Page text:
To be clear, we were rent with division long before traditionalists started leaving the church. We fell into hostile camps long ago. When I write that schism is bearing evil fruit, I do not lay the blame at the feet of those currently disaffiliating. I lay the blame on all of us. I have no interest in parceling out blame or engaging in the sibling game of “he did it first.” I merely observe that the long division within the UMC, which is now leading to actual division from the UMC, has given birth to many of the things Wesley warned us about.

I have seen Methodists calling their brothers and sisters tools of Satan. We have spat venom at each other and given in to bitterness and malice so much that I fear it will indeed settle into a real hatred. We gather around the fires of our contempt and confuse the warmth we feel for the Holy Spirit’s flame. We who declare our tables open to all have, in too many cases, closed our hearts to each other. Not all of us, but far too many of us.

This began long before disaffiliation. We divided long before we started falling apart. The opportunity to stamp out this out when it was but an ember is long past. The trees like torches blaze with light.

We all need to be on our knees in prayer about this.

If we claim to be Wesleyan at all, we should heed Father John’s warning and work as diligently as we can to repent and repair the damage we have done to our own souls.

The pastor, his wife, and his girlfriend

I’ve been asking versions of the following question for about 10 years.

My understanding is that my clergy colleagues in the United Methodist Church who support what they call “full inclusion” are arguing that the denomination celebrate and solemnize same-sex Christian marriages between two people. I understand that my colleagues are sincere in their belief that such a stance is not only loving and biblical but also a matter of justice.

So help me out, please.

The City Paper of Pittsburgh recently published an anonymous article claiming to be written by a pastor of two UMC churches in Western Pennsylvania who claims to be bisexual and polyamorous. He writes of having a wife and a girlfriend and how his desire is for them to be able to all live together, but he knows if this arrangement were known, he’d lose his position as a pastor.

Since it is written anonymously, we cannot know if the facts provided in this article are true, but let us just assume for a moment that they are.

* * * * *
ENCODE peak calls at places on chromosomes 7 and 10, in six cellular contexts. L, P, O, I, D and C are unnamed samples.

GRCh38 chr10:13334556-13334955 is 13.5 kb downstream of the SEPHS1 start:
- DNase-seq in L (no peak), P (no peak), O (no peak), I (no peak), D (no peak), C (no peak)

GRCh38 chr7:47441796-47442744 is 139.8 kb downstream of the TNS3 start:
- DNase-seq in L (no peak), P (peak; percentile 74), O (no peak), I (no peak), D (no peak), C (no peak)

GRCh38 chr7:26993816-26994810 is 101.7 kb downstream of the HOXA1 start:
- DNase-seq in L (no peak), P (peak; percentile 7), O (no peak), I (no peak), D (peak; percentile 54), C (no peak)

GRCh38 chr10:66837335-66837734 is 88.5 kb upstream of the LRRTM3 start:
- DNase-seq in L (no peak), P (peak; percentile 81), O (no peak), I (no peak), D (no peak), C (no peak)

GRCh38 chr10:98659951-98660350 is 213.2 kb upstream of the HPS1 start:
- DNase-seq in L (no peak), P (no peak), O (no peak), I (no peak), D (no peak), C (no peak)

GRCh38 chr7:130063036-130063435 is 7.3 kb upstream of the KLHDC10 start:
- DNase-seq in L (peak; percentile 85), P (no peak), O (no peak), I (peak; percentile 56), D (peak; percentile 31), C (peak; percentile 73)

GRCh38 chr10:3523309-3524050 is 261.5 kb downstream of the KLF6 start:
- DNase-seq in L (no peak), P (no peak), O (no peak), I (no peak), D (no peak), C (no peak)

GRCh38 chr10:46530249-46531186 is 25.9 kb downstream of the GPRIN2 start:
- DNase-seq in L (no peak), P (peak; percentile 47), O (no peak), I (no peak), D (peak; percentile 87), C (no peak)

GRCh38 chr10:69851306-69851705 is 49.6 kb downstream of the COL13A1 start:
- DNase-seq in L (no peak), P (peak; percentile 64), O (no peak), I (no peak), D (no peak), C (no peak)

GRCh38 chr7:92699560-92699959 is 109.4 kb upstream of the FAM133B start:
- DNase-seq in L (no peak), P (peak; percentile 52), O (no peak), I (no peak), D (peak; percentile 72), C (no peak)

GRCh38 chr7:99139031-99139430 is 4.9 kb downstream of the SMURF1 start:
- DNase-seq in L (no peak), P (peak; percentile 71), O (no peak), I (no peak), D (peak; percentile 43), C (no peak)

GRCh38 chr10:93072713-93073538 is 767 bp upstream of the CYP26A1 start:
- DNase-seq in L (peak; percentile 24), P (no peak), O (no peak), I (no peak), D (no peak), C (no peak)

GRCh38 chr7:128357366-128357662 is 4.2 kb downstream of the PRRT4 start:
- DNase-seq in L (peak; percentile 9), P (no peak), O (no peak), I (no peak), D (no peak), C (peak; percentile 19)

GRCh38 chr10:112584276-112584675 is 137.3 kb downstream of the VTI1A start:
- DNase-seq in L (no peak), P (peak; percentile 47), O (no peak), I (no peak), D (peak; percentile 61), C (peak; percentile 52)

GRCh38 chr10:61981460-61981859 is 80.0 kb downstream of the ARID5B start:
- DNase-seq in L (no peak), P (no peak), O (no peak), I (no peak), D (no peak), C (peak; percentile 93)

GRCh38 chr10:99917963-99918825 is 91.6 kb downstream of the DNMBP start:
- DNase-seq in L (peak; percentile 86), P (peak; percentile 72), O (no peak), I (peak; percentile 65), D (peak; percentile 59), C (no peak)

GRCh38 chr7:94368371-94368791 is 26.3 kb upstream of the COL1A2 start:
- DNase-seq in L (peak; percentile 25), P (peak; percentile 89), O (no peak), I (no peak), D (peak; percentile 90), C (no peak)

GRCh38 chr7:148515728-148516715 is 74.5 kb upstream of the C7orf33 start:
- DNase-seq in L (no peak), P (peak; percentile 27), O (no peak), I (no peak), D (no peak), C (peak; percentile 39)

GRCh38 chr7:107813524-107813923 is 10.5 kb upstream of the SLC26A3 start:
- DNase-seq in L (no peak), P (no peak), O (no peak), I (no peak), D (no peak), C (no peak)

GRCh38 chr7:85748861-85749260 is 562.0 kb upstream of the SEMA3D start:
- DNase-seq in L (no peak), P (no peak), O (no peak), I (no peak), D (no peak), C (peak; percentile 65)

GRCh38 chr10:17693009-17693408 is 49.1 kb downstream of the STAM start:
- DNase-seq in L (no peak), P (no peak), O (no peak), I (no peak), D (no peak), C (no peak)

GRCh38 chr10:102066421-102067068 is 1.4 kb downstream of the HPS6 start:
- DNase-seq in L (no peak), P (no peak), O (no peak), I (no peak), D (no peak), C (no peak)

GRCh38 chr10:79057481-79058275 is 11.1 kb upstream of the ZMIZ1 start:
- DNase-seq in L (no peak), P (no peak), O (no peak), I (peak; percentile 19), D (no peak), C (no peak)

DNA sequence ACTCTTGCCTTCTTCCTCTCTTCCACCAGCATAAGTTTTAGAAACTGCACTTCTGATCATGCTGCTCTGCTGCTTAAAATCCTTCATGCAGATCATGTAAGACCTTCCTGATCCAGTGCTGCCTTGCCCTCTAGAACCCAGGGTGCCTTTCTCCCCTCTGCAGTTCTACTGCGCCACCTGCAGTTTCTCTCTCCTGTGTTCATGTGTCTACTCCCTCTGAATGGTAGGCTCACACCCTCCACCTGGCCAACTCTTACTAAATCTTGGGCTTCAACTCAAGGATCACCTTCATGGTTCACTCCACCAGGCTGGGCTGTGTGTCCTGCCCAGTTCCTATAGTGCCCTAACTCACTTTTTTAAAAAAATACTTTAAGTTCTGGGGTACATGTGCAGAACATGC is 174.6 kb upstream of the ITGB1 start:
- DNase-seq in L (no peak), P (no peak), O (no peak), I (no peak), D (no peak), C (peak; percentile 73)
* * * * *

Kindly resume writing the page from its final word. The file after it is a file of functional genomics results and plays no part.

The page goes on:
Here is where I need help.

My polyamorous colleague from Western Pennsylvania longs for the day when his polyamory will be affirmed and celebrated by the UMC.

To my centrist and progressive brothers and sisters in the UMC, I have a question and a request.

Is this the direction we are heading?

If it is not, please, please, please tell me the biblical and theological argument that stands in the way of his longing? I know the traditional argument about this, but that position has been deemed retrograde by most of my centrist friends and certainly my progressive ones. So without the traditional argument — or some version of it — how does the church answer the longing of this pastor and what I assume are some number of laity?

Back in 2013, I wrote to retired Bishop Melvin Talbert a similar question. At the time, he was leading the Western Jurisdiction’s resistance to the Book of Discipline and defying the Council of Bishops in pursuit of what he believed God required with regard to gay marriage. I wrote and I asked him if he could help me understand what arguments the church would have in the face of polyamory if we abandoned the one man – one woman definition of marriage. The bishop wrote me back to say he was only interested in the struggle that was before him not ones that might come later.

Well, later is here. It is unclear to me what resources the church has to respond to my anonymous and polyamorous colleague from Pennsylvania. Saying “Love is love” and “All means all” does not sound like a very strong argument to keep the girlfriend out of the parsonage.